Friday, 15 January 2010

RP zooms in global logistics survey

http://www.gov.ph/index.php?option=com_content&task=view&id=2002718&Itemid=1

MANILA, Jan. 15 (PNA) -- The Philippines is among the 10 most significant over performers in trade logistics among developing countries across the world, according to the World Bank.

In its latest Logistics Performance Index (LPI) report released on Friday, the WB ranked the Philippines 44th among 155 countries assessed in the 2010 report. In 2007, when the WB launched the LPI as a benchmark of trade competitiveness, the Philippines was at 65 out of 150 countries.

LPI looks into the quality of the supply chain in a country, specifically in the areas of transport, warehousing, cargo consolidation, border clearance, in-country distribution, and payment systems. It is based on a survey done among logistics professionals — freight forwarders and express carrier companies — outside of the given country and more detailed data from those working in the country.

The current report relies on results of an online survey done last year in which the WB said nearly 1,000 senior industry executives participated.

The Philippines was rated very well in the ease of arranging competitively-priced shipments where it is ranked No. 20 worldwide. Its best score was in timeliness of shipments.

Logistics professionals also gave the country good marks in the ability to track and trace shipments and the overall competence and quality of logistics services. But they gave lower scores for the efficiency of the clearance process and the quality of trade and transport-related infrastructure in the country.

“Streamlining the connections among markets, manufacturers, farmers and consumers offers tremendous growth and investment opportunities and should be a top focus for developing country growth strategies,” the WB said in a statement.

According to the report, LPI results suggest that better logistics performance could raise gross domestic product (GDP) growth by one percent and boost trade by two percent.

The Philippines’ current LPI score is 3.14, placing it squarely among the world’s consistent performers from just a partial performer in 2007 with a score of 2.69. It is No. 3 among its peers of lower middle-income countries.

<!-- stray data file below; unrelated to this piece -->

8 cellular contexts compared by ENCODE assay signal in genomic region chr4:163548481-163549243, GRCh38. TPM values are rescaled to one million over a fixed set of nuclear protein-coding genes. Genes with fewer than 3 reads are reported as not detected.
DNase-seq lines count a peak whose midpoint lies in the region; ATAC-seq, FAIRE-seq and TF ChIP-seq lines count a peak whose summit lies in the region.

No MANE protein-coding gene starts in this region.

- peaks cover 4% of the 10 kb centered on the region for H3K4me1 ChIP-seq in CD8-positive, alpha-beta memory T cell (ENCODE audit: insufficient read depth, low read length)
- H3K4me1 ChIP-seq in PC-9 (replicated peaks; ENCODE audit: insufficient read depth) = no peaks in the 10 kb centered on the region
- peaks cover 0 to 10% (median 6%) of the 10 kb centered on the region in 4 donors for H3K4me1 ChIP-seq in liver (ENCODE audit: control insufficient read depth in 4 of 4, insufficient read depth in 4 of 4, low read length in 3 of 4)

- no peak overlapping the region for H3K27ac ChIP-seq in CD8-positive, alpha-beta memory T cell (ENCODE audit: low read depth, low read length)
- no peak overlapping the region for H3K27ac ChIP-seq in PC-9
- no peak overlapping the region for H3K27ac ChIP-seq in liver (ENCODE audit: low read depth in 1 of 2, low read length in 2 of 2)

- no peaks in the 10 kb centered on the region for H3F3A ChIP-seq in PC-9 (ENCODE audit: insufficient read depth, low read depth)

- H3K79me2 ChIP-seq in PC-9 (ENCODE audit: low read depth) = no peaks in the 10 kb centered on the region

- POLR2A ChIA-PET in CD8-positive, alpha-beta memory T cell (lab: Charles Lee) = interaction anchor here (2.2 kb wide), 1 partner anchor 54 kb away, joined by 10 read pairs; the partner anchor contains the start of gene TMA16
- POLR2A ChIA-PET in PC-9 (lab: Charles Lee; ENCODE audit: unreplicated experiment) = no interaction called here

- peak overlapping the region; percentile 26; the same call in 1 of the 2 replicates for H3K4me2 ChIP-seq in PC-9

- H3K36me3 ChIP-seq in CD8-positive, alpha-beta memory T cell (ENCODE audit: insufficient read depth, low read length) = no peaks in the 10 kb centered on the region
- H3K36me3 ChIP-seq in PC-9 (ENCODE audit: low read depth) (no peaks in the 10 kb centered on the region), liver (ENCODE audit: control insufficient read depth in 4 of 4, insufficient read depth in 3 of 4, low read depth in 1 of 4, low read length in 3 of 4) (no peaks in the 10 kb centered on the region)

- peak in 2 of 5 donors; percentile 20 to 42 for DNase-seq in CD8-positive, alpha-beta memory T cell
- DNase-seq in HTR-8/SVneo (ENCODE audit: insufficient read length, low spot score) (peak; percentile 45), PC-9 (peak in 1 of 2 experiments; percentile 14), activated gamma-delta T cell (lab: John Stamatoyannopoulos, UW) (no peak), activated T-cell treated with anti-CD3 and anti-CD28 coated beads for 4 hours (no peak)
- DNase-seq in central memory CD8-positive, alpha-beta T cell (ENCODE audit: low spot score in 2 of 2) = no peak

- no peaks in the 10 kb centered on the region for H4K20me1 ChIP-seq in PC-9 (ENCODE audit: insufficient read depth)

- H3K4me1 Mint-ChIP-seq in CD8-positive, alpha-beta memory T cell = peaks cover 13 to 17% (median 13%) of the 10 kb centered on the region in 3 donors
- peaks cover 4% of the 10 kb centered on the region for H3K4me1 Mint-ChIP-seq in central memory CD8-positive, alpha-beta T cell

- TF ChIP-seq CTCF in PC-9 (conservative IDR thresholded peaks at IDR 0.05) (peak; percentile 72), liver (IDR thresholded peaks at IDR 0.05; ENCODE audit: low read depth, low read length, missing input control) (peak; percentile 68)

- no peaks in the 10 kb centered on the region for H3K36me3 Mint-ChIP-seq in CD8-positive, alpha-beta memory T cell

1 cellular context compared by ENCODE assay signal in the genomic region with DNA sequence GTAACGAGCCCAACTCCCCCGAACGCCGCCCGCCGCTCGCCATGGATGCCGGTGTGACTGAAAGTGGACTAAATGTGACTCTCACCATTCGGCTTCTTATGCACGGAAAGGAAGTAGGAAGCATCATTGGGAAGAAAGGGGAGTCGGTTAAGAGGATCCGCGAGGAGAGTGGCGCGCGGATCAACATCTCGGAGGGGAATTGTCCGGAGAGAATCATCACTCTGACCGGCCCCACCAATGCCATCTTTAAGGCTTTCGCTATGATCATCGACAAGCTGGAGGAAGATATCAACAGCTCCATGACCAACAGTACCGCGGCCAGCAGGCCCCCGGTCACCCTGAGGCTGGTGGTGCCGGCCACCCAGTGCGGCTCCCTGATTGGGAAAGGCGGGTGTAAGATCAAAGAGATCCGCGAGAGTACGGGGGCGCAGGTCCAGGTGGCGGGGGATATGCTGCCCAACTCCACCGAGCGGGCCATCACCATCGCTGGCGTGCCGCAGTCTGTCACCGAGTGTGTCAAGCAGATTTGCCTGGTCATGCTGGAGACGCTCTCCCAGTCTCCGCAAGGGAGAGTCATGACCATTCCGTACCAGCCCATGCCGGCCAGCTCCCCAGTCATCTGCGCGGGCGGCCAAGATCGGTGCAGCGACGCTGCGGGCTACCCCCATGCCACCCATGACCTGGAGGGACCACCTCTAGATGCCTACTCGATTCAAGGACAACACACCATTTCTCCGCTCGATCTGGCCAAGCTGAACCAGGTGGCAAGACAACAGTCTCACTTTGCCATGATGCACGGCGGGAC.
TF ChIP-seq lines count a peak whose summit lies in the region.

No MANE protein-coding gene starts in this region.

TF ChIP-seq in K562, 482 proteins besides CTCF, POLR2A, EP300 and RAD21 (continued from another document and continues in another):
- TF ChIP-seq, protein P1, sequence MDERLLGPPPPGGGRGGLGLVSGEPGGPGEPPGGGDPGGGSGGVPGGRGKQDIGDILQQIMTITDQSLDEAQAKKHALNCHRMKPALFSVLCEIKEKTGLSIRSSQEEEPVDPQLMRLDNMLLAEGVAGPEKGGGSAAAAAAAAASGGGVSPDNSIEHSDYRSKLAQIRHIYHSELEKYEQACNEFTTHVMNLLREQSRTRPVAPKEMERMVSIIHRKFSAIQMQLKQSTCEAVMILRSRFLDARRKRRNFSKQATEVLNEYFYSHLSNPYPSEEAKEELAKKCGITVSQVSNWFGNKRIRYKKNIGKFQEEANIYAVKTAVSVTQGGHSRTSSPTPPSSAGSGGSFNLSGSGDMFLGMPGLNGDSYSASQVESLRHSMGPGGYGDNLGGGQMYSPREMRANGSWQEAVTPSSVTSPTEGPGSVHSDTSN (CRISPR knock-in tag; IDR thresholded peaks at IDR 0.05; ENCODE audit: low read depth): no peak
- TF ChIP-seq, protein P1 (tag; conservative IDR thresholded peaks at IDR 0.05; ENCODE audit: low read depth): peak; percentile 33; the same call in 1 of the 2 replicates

The highest LPI score is 4.11 attained by Germany, which toppled Singapore from its 2007 top spot. Singapore got a score of 4.09 to place at No. 2 among the global top 10.

All countries with scores of around 3.4 to 5 are logistics friendly. They are considered industry leaders in logistics services with best practices in core customs modernization, and have few trade-related infrastructure bottlenecks, except in rail transport. In Asia, Japan at No. 7, Hong Kong at No. 13, Taiwan at No. 20, South Korea at No. 23, China at No. 27, and Malaysia at No. 29 are also in this class.

At the bottom end of the scale are some African countries, Iraq and Cuba that scored lower than 2.4 and considered logistics unfriendly due mainly to a serious lack of infrastructure, poor logistics services and major constraints in core customs modernization.

In between are the partial performers scoring from around 2.5 to 2.8 and the consistent performers rated up to almost 3.4. While consistent performers have a diversified supply of logistics services, partial performers still suffer from a weak market. Core customs modernization is no longer a constraint among consistent performers but is potentially a major constraint of partial performers.

Trade-related infrastructure is another major constraint among partial performers whereas consistent performers only have problems in supporting trade expansion.

India and Vietnam, like the Philippines, are among the consistent performers and the 10 most significant over performers. But India fell in rank from 39th in 2007 to 47th in the 2010 report. Vietnam is steady at No. 53 in both 2010 and 2007 surveys.

With a score of 2.76, Indonesia is on the brink of losing its consistent performer status. It emerged in the 2010 survey at 75th, falling from No. 43 in 2007.

The best among upper middle-income countries is South Africa, ranked 28th globally, followed by Malaysia. China is No. 1 among lower middle-income countries with its global rank of 27, followed by Thailand at 35. Vietnam leads low-income countries, followed by Senegal at 58.

“Logistics performance is heavily influenced by the quality of public sector institutions and the effective coordination of border clearance processes among all border management agencies,” the WB statement said.

The LPI study also bears out the need for border management reforms as customs units are perceived to be performing better than many other agencies involved in the trade process, it said in the report.

It added that better logistics performance could be attained if countries were to improve transport policies and upgrade infrastructure, as well as increase competition in trade-related services like trucking, freight forwarding and railways. (PNA)

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